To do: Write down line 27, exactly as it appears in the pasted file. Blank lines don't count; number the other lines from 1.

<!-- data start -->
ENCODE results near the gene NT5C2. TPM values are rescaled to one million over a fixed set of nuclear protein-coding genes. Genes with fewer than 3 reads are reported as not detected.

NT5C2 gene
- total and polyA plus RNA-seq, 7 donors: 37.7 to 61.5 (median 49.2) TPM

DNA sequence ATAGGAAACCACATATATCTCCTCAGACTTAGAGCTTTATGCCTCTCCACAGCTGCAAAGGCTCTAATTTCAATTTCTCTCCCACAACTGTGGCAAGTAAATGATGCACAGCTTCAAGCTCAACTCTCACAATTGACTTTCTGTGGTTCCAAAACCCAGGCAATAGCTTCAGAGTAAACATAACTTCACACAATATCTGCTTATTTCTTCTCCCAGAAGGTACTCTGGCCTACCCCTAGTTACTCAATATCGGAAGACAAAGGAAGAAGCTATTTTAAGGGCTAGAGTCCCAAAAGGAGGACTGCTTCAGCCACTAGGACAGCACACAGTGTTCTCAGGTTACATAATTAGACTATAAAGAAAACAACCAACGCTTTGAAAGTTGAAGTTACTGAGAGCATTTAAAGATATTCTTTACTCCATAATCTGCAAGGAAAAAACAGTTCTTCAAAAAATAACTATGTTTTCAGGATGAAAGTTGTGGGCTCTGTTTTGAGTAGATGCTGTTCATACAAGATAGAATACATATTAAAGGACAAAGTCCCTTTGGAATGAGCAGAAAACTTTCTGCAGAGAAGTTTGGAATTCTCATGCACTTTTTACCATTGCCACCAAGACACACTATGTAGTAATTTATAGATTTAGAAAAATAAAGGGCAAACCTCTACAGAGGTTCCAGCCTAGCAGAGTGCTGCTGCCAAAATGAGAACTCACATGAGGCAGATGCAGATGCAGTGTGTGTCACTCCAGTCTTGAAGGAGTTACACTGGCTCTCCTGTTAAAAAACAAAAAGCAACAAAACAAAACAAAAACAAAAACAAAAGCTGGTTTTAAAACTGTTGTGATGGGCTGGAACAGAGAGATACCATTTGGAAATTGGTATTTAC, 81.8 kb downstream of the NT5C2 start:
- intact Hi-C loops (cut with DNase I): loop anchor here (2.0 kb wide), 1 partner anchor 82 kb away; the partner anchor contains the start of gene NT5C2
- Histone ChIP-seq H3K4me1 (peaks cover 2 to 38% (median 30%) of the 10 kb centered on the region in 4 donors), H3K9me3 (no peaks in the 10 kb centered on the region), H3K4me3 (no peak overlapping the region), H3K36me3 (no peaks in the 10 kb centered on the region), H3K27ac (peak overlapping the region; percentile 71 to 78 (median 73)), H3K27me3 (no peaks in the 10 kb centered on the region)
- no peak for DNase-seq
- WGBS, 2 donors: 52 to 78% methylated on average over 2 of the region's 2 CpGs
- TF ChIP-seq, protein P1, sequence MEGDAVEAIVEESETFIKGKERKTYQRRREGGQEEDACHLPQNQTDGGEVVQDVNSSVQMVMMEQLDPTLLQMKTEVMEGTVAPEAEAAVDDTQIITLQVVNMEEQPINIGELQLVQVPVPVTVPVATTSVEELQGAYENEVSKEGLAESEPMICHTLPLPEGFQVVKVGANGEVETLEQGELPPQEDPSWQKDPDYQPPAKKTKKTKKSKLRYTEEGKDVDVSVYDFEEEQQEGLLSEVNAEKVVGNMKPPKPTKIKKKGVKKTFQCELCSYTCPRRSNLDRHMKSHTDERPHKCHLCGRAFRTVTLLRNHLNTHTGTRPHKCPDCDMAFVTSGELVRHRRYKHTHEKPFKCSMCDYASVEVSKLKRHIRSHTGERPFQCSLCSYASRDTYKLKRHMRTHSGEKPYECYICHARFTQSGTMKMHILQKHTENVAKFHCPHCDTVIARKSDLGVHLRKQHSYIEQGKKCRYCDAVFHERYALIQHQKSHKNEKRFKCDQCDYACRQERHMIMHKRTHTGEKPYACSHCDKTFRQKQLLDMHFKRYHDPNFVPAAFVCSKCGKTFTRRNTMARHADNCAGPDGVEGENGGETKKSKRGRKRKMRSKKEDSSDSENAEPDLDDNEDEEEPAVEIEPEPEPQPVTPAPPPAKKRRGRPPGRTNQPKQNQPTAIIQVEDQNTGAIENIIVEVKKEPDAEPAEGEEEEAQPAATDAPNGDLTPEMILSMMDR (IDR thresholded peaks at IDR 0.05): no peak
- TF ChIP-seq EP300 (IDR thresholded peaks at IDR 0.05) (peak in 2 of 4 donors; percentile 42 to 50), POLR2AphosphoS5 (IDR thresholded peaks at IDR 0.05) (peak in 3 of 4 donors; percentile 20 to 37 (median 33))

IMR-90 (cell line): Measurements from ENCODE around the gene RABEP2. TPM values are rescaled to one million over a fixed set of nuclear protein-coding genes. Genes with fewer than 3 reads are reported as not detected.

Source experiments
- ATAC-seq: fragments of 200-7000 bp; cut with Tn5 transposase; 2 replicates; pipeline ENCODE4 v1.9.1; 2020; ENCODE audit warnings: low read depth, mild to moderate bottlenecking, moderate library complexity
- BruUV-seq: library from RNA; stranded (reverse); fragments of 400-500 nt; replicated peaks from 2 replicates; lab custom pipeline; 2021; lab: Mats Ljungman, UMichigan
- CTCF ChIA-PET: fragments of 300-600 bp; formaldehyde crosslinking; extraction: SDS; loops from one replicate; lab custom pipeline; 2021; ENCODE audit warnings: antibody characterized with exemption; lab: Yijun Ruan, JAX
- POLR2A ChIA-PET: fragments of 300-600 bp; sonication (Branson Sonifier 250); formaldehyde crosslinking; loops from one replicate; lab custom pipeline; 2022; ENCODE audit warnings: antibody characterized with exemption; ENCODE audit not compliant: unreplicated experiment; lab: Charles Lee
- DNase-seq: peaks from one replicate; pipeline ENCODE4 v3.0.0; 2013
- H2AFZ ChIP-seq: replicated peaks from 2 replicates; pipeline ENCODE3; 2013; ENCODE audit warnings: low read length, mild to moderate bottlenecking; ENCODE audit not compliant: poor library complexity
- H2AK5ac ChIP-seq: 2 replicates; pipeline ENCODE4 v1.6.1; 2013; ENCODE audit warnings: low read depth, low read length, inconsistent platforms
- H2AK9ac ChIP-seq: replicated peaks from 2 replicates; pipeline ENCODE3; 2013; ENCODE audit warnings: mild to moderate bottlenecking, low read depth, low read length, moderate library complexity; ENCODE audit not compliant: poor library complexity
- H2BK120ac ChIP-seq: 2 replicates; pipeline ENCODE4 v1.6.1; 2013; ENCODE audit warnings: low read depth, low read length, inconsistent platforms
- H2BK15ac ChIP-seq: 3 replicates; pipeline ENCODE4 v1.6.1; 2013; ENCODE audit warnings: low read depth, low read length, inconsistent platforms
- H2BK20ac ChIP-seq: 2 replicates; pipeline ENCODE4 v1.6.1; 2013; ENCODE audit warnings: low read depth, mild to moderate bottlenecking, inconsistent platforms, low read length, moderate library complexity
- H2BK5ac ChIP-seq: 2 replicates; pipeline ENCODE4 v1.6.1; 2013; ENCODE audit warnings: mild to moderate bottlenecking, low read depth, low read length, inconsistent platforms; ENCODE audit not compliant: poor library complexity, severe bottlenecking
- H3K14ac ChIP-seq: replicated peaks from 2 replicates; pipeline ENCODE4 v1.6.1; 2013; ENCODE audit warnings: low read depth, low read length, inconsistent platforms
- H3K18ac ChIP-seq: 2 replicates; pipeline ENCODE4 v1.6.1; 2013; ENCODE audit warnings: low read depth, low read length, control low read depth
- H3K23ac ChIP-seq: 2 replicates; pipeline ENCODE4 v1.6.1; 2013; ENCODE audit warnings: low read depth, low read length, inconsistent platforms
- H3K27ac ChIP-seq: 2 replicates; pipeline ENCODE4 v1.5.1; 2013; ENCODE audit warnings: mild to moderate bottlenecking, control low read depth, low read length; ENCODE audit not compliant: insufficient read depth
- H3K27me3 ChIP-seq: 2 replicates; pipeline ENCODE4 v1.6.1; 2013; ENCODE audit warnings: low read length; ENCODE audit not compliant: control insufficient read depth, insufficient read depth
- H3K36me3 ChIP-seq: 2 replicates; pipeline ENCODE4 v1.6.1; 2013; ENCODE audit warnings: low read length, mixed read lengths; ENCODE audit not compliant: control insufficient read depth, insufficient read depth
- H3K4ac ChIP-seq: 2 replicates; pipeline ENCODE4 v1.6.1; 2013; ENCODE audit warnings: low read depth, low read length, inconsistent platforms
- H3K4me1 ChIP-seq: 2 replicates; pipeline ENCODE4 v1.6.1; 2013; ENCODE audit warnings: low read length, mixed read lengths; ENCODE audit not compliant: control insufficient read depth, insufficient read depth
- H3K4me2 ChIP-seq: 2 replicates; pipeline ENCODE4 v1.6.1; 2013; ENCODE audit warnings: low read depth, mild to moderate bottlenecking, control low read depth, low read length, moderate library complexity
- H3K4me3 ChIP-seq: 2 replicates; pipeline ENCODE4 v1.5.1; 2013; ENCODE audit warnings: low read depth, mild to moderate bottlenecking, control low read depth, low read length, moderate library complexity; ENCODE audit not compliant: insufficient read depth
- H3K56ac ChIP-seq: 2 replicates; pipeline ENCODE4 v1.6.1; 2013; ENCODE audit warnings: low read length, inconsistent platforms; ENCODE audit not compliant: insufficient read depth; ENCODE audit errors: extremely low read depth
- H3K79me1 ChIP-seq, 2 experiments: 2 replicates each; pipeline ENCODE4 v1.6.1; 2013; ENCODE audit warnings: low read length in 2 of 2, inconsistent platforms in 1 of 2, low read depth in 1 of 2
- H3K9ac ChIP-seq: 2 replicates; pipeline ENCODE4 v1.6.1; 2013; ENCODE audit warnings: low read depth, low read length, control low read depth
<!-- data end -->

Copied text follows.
- H3K23ac ChIP-seq: 2 replicates; pipeline ENCODE4 v1.6.1; 2013; ENCODE audit warnings: low read depth, low read length, inconsistent platforms